Harris Poll: 0.9992
Coaches’ Poll: 1.0023
Computers: 0.9946

If just use the BCS computer scores, as computed by the BCS, I get a TX/OK ratio of 0.94/0.98 = 0.9592, far less favorable to Texas than is the 0.9946 computed using the raw computer scores. Big difference!

And averaging the three, as per BCS practice, I get 0.9987, very near a value of 1.0 that would represent absolute equality between the two teams, but very slightly favoring Oklahoma. This raises the question of whether such resolution, to several decimal places, has any meaning whatsoever in determining the better team. Since the resolution of the coaches poll is 1/1525, or .0006, this 0.0013 difference from unity represents two voters placing either team a single rank lower, or higher, on their ballot. For the Harris poll it represents about four voters doing so, voters who again, are free to use any decision-making process they like, including biased ones. So the bottom line is that converting computer scores to ranks introduced an error very favorable to Oklahoma, and if you remove that by using the raw scores, you get a razor’s edge advantage for them that is essentially meaningless in any practical sense.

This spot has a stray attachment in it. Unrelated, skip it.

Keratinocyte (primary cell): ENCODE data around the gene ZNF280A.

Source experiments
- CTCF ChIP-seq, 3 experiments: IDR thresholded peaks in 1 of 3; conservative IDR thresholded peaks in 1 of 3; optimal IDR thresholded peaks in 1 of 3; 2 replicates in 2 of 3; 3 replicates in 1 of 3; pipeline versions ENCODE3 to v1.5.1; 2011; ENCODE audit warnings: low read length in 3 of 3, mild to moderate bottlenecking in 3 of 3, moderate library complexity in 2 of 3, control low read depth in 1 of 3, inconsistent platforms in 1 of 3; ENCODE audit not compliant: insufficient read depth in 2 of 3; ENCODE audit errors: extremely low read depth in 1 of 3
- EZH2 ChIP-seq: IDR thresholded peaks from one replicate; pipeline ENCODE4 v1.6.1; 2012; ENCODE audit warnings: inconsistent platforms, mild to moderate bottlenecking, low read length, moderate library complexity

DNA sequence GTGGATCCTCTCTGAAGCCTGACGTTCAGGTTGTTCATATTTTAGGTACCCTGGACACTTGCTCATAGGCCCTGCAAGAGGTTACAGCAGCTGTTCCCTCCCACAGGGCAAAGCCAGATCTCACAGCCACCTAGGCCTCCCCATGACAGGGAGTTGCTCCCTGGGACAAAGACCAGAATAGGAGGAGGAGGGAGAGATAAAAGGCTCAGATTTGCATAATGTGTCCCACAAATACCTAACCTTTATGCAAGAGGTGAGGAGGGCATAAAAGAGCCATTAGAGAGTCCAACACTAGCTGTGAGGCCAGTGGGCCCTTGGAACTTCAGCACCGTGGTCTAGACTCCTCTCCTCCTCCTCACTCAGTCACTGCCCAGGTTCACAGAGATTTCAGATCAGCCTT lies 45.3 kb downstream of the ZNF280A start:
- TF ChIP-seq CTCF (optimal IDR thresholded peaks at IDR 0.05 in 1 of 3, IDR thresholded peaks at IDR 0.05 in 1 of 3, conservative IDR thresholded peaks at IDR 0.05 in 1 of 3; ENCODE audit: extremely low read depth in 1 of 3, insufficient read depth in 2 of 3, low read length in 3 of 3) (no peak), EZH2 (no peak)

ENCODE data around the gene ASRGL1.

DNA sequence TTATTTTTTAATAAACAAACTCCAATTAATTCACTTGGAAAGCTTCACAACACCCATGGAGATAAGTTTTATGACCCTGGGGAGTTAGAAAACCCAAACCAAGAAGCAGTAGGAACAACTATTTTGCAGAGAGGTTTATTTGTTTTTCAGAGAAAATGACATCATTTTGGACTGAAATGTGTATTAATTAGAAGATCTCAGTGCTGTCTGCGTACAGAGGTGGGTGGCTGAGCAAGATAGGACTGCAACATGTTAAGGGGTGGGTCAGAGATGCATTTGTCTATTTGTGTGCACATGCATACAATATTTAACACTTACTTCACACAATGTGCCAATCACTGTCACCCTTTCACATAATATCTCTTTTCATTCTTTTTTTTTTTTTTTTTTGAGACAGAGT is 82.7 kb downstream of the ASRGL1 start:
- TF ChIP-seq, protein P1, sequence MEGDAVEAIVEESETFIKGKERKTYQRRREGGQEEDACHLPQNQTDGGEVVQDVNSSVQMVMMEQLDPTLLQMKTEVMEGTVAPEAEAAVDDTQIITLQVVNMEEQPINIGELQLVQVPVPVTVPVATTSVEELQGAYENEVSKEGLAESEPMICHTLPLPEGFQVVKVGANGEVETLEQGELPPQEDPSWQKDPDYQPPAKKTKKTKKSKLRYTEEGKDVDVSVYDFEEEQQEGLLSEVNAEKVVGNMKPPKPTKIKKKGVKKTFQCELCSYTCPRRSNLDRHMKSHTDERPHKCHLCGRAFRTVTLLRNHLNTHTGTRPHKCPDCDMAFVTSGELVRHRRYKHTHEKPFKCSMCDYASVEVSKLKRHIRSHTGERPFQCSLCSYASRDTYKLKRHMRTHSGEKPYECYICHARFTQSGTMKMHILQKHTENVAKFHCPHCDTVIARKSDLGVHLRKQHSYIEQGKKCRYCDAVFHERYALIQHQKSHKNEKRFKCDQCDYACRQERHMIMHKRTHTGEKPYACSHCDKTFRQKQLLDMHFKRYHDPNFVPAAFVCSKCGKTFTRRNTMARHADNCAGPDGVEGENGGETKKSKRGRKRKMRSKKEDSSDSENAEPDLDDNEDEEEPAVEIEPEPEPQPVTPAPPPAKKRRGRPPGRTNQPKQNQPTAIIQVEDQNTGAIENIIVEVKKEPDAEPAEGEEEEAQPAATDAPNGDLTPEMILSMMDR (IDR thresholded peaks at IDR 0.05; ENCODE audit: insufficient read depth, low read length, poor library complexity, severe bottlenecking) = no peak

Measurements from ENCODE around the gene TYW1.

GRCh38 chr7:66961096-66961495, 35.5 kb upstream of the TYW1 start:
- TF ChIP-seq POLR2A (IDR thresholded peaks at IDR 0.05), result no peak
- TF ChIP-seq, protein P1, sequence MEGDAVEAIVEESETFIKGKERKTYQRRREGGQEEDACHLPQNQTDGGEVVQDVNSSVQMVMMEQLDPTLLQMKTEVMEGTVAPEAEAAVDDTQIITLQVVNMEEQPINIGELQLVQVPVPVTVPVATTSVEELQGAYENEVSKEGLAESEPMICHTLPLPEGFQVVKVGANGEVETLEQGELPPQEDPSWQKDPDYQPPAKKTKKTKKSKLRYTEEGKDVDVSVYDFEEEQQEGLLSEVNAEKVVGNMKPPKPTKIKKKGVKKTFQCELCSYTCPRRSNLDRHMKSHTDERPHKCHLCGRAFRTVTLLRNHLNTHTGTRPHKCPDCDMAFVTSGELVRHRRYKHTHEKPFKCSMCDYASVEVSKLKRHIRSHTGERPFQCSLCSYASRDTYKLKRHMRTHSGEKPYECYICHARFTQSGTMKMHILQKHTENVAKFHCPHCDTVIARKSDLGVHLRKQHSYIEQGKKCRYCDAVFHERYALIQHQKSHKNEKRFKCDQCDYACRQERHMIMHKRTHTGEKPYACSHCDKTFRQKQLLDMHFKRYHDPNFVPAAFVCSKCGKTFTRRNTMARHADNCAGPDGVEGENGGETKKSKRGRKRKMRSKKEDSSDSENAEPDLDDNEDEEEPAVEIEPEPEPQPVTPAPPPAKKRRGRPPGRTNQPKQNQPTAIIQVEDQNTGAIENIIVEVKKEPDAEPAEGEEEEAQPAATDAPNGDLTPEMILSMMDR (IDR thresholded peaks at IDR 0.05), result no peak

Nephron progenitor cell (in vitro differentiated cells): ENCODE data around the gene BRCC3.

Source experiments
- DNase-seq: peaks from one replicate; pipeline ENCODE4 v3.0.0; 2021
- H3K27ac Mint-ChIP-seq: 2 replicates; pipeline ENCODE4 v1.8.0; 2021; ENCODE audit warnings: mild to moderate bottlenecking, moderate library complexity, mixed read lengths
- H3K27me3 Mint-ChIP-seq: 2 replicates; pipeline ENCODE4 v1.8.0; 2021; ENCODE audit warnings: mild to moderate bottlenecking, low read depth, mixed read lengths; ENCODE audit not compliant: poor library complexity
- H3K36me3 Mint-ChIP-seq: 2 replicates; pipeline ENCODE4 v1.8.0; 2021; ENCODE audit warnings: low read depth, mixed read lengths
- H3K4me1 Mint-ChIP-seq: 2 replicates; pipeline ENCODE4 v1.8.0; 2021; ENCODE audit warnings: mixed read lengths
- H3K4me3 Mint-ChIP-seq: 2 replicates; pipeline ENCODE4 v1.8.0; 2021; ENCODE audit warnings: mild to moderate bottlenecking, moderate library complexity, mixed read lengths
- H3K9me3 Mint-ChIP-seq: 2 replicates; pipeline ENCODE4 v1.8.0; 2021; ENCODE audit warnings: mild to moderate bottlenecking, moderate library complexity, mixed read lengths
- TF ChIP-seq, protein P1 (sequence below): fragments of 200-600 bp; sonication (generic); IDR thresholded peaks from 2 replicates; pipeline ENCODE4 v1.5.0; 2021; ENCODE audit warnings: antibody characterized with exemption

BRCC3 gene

This situation is not specific to what happened in 2008–it can happen at any time and there are likely other similar examples I could point to if I did a thorough analysis of every year’s BCS scores. It could well happen again this year with Auburn and Ohio State, or Alabama and Missouri, or other possibilities. The BCS NCG is a huge event; there is an enormous amount of money and prestige for the schools involved, and they also incur major benefits in national media exposure that almost certainly affect their recruiting success in years following the game, which will likely have a positive feedback effect on future success. So the math behind the determination of who gets selected to play in it is important.

And yet they didn’t even manage to think through some simple mathematical issues that can strongly affect the BCS rankings, and hence who plays for the national championship, and also who is and is not eligible for other post-season bowl games. Oh well, like I said, I’m not in charge, and next year these potential problems in determining the national champion are reduced by a new playoff system.